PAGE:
Students are expected to know that the “m” in “y = mx + b” represents the slope of a line and that “b” represents the y-intercept of a line. Students often must then use that understanding to (once again) manipulate the equation to reach a goal. But whereas the science behind Applied Algebra problems was largely irrelevant, the graphing context actually matters here!
That leads us to one last question type where the focus is almost entirely on understanding the real-world context behind a linear equation.
“Modeling” problems directly test how an equation can be used to represent, or “model”, a given context. These questions give a real-world context that is relatively straightforward and ask students to create an equation that models it:
Or they may ask students to interpret the meaning of one piece of the equation:
Either way, modeling questions reward students who have an understanding of algebra as a language with meaning rather than as a series of rules to memorize. By focusing on a single skill from different angles, from the highly mechanical Basic Algebra problems to the highly conceptual Modeling problems, these four question types effectively test a student’s fluency with linear equations. As we’ll see, this is great news for students and teachers alike.
The Benefit for Students
When the College Board’s president, David Coleman, announced the redesigned SAT, he predicted that the new test’s emphasis on fluency over “tricks” would make tutoring less important and less effective. After living, breathing, and teaching the new test for a year, we’ve found the exact opposite to be true.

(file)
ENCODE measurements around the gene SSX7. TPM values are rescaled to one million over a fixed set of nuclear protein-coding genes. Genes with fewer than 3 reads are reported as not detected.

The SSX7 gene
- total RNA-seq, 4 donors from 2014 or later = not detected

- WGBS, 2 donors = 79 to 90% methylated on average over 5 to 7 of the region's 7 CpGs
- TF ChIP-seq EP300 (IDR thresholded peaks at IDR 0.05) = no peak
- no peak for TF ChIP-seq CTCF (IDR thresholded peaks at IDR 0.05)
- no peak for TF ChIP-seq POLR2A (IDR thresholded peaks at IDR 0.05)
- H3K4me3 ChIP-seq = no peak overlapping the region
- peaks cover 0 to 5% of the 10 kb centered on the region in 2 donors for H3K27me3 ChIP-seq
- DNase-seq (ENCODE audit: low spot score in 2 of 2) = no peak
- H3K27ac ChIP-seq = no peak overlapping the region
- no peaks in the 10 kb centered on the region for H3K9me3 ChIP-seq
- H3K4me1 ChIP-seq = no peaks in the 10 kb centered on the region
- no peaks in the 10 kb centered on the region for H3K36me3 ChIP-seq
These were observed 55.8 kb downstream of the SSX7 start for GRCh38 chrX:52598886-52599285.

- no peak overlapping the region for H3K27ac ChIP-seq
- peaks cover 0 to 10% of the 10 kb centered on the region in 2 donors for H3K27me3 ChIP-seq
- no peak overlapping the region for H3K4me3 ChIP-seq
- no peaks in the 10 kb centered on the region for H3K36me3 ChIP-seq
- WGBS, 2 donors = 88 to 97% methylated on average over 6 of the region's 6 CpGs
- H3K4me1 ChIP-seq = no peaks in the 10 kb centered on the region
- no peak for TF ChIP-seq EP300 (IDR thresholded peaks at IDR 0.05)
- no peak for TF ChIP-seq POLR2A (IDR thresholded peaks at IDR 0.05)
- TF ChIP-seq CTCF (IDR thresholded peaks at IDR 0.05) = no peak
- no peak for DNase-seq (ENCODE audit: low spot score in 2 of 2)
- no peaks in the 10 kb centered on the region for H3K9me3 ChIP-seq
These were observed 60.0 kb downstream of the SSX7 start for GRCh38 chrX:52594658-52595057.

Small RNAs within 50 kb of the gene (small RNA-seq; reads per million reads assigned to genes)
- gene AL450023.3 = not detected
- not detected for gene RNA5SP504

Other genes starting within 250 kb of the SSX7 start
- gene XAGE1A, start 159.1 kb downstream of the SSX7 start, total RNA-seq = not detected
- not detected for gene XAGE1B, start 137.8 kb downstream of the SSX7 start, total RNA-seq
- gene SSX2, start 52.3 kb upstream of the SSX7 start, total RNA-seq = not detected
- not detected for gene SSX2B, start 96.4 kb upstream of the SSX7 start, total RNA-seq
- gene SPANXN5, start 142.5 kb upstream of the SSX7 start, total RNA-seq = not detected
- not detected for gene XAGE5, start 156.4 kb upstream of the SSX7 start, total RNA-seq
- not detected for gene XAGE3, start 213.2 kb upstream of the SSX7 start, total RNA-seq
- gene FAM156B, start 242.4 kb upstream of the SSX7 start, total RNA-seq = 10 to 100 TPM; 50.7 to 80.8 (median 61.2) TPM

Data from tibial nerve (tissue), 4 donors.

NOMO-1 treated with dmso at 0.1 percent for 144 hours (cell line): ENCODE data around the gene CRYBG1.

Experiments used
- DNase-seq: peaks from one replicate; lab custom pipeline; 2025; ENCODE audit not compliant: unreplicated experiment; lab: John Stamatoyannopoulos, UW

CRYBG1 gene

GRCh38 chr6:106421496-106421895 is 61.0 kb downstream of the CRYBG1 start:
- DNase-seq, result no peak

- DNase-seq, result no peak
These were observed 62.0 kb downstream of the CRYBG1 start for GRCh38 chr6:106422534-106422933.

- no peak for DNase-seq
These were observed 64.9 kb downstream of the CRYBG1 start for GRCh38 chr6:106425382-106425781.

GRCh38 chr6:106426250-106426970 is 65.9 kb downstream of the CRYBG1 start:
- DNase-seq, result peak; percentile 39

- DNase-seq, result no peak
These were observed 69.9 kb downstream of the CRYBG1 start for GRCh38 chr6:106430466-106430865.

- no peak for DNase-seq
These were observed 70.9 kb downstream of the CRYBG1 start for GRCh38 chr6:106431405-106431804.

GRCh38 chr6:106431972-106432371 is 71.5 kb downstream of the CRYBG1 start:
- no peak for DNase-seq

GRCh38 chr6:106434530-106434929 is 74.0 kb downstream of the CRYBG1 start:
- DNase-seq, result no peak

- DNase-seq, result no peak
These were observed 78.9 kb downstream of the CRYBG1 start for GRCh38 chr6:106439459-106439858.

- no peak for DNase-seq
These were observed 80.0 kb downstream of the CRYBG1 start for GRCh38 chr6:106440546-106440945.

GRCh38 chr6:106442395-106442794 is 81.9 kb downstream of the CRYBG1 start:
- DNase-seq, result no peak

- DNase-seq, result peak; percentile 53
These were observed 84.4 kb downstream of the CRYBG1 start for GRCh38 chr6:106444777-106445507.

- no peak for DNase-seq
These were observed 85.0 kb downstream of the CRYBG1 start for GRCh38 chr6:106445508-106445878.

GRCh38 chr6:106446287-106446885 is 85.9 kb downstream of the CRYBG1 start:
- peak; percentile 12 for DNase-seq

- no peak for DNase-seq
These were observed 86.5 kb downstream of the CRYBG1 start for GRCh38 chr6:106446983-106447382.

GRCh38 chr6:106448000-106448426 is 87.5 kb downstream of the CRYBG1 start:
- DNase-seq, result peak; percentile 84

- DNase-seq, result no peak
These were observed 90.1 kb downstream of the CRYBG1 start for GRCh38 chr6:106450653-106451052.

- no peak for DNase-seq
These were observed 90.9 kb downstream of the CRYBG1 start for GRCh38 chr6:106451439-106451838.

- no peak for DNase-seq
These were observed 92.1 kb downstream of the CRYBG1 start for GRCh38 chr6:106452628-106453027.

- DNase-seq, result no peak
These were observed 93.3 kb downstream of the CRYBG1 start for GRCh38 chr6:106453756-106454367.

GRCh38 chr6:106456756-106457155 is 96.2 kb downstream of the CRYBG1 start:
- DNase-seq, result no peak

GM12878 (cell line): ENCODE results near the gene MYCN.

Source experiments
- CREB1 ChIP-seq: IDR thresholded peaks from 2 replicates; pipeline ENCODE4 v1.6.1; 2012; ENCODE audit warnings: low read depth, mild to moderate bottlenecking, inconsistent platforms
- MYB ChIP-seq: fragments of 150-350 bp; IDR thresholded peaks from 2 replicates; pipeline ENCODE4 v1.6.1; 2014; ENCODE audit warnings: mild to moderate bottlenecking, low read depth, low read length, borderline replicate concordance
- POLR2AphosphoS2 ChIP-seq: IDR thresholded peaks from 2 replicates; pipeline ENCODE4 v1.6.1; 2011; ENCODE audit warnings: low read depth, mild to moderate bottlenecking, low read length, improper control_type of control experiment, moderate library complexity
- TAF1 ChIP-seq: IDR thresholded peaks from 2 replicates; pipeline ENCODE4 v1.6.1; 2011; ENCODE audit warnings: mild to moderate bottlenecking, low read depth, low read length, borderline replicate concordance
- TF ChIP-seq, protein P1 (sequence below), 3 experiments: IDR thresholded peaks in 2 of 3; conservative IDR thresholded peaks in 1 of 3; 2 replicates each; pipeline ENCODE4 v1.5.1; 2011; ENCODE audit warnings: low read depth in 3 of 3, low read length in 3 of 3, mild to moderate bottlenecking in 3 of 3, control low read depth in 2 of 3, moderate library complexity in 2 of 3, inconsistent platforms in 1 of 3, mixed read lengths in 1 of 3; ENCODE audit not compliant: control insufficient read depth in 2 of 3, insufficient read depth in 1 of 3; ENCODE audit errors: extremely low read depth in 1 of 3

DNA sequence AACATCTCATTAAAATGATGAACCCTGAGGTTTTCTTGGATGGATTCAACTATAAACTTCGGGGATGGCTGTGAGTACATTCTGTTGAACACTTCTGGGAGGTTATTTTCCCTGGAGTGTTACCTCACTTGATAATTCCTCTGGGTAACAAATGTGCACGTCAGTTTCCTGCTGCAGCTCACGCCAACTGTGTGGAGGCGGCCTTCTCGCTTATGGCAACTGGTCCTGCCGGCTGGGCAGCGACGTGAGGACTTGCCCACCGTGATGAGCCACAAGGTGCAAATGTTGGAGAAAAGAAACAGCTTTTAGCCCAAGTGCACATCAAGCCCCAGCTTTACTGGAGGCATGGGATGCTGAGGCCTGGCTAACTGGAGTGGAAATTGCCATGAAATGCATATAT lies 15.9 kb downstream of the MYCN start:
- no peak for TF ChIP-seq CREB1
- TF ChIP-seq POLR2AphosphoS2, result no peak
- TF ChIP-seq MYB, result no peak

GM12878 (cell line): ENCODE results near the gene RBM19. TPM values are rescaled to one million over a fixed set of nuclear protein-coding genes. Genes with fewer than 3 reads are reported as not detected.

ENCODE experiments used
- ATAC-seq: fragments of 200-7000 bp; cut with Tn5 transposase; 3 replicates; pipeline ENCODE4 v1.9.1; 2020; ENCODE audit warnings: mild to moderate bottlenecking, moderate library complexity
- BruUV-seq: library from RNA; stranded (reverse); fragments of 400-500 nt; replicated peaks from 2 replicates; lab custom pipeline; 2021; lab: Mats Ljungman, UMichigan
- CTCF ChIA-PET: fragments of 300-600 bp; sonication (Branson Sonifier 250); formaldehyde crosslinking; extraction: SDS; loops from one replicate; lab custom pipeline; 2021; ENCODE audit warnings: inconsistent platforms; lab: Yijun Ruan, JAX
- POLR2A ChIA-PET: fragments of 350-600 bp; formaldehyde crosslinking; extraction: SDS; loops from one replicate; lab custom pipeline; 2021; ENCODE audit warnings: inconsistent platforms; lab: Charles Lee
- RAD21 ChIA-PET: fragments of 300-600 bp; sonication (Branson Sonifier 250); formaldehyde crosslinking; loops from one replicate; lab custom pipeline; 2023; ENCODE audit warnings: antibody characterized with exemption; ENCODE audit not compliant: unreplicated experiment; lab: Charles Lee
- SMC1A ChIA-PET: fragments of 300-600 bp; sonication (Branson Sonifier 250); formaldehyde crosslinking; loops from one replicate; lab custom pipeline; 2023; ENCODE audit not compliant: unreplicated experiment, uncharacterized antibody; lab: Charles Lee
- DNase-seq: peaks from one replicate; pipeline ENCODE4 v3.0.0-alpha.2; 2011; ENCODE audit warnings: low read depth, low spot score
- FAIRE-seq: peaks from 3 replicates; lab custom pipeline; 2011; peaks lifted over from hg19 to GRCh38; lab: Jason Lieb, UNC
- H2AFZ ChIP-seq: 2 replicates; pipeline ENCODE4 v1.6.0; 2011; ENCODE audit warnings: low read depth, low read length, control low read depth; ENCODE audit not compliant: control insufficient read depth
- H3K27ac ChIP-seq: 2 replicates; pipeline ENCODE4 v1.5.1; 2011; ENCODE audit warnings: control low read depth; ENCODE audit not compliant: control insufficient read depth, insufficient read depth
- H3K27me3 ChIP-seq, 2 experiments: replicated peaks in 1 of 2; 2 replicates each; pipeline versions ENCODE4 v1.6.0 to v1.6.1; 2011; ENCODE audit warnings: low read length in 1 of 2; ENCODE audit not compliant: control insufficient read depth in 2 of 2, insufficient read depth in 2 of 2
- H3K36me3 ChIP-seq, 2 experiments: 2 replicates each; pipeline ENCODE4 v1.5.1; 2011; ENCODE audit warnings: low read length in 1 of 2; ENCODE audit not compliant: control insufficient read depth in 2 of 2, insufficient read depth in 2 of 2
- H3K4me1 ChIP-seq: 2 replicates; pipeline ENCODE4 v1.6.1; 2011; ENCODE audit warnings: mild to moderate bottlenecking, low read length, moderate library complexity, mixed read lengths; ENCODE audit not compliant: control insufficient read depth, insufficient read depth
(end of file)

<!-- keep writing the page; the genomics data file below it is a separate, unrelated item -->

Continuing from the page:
Math “fluency” – the understanding of how different topics covered in school connect with one another – is precisely what a good math exam should test. It is the very thing that many struggling students feel they are lacking when they claim to be “just bad at math.” These students often use hard work and memorization to tackle each new topic, yet are haunted by the sense they are missing something that connects each year of math education to the next. This is a frustrating, demoralizing feeling that may take root as early as middle school and follow students into their college and adult years. It can cause students to write off entire career paths as “not for them.” And yet, it doesn’t have to be that way: targeted tutoring can help those students fill in the gaps and catch up with their peers.
Unfortunately, the old SAT, with its “grab-bag” style of testing many different concepts in isolation, created some incentives that proved counterproductive. Math skills were often tested in a single context with predictable language and little overlap with other concepts. As a result, the quickest path to improving a student’s score was often to teach the test rather than the concept (e.g., “When you see a wordy algebra problem, just try plugging in numbers.”). In short, it was often best to work around the gaps in students’ knowledge rather than work to fill those gaps.
Which at last brings us to the reason behind our Stockholm Syndrome: why, after spending the better part of a year studying it, we feel this new test is good for parents, students, and teachers alike. By combining concepts and testing fewer skills from more angles, the redesigned SAT effectively rewards students who demonstrate math fluency, not SAT familiarity. As a result, the shortest path to success for tutors of the new SAT is not to teach the test, but to teach the math. When a student masters the Basic Algebra chapter of the new curriculum, they are laying the groundwork for the more conceptual Modeling questions to come. When they practice Applied Algebra, they are reinforcing their skills on all three question types. And all throughout, they are forging the connections between concepts that may have eluded them for years in school. In this way, the smart redesign of SAT Math has made the benefits of test prep more relevant, more durable, and more impactful in students’ lives.